Tags: Health, New York, Colorado, China, India, US, Society, History, Rome, United States, Innovation, Anthropology, Ethiopia, Archeology, Denver, Pompeii


Symposium: To bind or not to bind: The state perspective on state authority over Electoral College balloting

Paul S. Swedlund is assistant attorney general of the state of South Dakota. He is lead counsel on an amicus brief for 45 states and the District of Columbia in support of Washington and Colorado in Chiafalo v. Washington and Colorado Department of State v. Baca. The views expressed herein are solely those of the author. The opinions expressed herein should not be imputed in whole or in part to any other state or state official unless expressly endorsed by an authorized representative of the sta...
Tags: Florida, Featured, Law, Congress, Colorado, Washington, Senate, America, Pennsylvania, Hillary Clinton, South Dakota, Tennessee, George Bush, Ohio, States, District Of Columbia


Symposium: Liquidating elector discretion

Rebecca Green is professor of the practice of law and co-director of the Election Law Program at William & Mary Law School. In a 2014 case called National Labor Relations Board v. Noel Canning, the Supreme Court blessed a method of interpretation known as “liquidation” that seeks to identify settled practice as a means of understanding ambiguous constitutional text. Since then, scholars like law professor Will Baude have elaborated on James Madison’s idea that resolving constitutional vagaries c...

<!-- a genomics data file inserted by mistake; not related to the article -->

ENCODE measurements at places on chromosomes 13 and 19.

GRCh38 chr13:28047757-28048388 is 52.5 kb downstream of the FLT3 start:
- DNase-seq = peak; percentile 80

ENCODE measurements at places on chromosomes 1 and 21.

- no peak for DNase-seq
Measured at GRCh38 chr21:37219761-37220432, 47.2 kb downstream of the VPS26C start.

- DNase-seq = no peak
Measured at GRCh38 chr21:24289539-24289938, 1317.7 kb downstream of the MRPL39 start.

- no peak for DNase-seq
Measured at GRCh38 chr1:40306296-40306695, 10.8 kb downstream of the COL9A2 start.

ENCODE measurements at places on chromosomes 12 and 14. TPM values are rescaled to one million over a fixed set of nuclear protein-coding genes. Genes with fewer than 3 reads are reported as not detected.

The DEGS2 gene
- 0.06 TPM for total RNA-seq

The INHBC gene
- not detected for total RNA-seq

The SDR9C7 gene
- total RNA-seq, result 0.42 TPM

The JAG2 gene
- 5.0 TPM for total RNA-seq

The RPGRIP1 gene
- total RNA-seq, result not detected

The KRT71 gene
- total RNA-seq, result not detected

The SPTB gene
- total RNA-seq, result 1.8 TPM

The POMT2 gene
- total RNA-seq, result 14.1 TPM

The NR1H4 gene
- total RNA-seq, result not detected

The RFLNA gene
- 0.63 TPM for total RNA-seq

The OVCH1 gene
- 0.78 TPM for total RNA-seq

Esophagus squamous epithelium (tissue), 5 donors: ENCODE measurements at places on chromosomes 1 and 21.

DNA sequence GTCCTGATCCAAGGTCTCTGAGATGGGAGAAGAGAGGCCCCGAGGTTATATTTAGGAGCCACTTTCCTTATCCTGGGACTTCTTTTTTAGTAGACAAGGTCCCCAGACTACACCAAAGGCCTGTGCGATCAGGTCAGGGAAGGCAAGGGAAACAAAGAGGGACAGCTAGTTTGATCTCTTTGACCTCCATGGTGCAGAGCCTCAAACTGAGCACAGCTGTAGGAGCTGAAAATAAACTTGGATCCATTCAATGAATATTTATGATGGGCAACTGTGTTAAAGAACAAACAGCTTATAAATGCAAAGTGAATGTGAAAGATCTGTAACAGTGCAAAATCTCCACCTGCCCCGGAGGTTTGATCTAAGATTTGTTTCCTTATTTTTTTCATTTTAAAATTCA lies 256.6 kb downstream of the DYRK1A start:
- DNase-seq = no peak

Tags: Texas, Featured, Minnesota, Supreme Court, Law, Congress, Colorado, Washington, White House, District Of Columbia, Illinois, Madison, National Labor Relations Board, Ray, Blair, U S Court of Appeals


Symposium: Why the Constitution mandates that presidential electors exercise best judgment

Rob Natelson is a retired professor of law at The University of Montana, senior fellow in constitutional jurisprudence at the Independence Institute in Denver and a widely published originalist scholar. He is involved in the filing of amicus briefs on behalf of the Independence Institute and Citizens for Self-Governance in support of the electors in Chiafalo v. Washington and Colorado Department of State v. Baca. A central part of our Constitution’s intricate and carefully balanced presidential...